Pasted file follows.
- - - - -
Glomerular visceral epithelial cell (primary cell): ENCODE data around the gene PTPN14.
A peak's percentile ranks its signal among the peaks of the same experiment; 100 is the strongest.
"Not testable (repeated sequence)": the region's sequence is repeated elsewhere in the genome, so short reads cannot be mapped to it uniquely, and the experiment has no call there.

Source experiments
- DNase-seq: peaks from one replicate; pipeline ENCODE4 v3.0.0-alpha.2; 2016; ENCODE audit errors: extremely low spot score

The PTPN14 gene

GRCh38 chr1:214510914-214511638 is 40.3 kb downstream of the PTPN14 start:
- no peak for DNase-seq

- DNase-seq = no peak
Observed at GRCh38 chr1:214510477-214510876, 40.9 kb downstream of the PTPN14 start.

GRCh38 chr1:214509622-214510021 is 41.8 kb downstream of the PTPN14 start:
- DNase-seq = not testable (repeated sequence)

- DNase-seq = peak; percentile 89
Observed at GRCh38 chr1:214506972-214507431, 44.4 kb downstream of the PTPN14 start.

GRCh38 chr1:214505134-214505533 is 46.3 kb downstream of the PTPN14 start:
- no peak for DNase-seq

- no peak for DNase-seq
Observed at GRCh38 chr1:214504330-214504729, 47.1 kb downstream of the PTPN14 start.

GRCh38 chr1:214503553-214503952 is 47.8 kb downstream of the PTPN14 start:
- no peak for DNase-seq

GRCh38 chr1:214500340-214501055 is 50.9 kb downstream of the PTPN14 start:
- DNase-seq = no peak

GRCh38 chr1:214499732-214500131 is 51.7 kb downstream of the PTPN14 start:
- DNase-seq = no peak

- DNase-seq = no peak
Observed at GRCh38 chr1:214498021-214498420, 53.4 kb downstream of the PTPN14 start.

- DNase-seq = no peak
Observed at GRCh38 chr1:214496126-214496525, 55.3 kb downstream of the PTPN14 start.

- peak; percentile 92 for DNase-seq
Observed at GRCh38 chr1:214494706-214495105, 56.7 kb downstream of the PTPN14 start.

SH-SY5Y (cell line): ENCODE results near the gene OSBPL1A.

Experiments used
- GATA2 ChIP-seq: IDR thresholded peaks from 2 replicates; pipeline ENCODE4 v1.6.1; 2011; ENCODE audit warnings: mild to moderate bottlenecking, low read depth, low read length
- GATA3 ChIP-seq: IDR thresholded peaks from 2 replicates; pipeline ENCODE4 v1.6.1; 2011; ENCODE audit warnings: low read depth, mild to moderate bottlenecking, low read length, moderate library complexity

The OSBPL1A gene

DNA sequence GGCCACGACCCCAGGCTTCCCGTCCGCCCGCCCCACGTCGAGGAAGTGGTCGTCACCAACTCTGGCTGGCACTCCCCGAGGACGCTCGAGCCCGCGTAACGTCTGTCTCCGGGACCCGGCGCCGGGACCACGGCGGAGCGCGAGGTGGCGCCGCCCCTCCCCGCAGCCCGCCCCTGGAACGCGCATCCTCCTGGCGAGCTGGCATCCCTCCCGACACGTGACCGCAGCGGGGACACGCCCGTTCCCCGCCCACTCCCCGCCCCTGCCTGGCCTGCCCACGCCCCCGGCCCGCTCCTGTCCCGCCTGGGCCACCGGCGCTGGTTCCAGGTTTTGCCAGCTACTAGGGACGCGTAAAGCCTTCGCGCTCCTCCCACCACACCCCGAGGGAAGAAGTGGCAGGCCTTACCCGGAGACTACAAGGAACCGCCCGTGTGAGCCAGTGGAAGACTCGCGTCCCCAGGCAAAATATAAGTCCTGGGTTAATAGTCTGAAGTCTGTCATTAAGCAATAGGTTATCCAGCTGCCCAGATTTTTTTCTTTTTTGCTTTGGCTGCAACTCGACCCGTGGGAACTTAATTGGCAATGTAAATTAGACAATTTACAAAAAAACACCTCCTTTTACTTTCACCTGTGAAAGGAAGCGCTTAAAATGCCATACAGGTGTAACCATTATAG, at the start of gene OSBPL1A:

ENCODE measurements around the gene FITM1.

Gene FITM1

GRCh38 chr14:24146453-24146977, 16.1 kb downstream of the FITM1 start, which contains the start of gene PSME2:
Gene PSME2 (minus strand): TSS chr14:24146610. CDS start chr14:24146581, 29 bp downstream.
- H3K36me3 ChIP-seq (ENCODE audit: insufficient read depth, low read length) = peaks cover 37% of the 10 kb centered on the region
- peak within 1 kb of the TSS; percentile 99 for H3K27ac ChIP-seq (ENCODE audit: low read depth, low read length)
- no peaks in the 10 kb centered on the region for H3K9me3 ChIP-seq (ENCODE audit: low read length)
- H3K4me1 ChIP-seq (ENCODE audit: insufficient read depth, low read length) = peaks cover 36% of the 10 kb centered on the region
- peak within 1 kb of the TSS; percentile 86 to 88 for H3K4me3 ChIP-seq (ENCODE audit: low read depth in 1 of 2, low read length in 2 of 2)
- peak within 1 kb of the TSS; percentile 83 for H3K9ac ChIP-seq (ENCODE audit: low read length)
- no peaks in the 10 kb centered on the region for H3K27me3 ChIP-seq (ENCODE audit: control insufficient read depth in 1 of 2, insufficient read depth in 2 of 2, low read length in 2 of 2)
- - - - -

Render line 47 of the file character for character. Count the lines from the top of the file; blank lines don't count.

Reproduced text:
- no peaks in the 10 kb centered on the region for H3K27me3 ChIP-seq (ENCODE audit: control insufficient read depth in 1 of 2, insufficient read depth in 2 of 2, low read length in 2 of 2)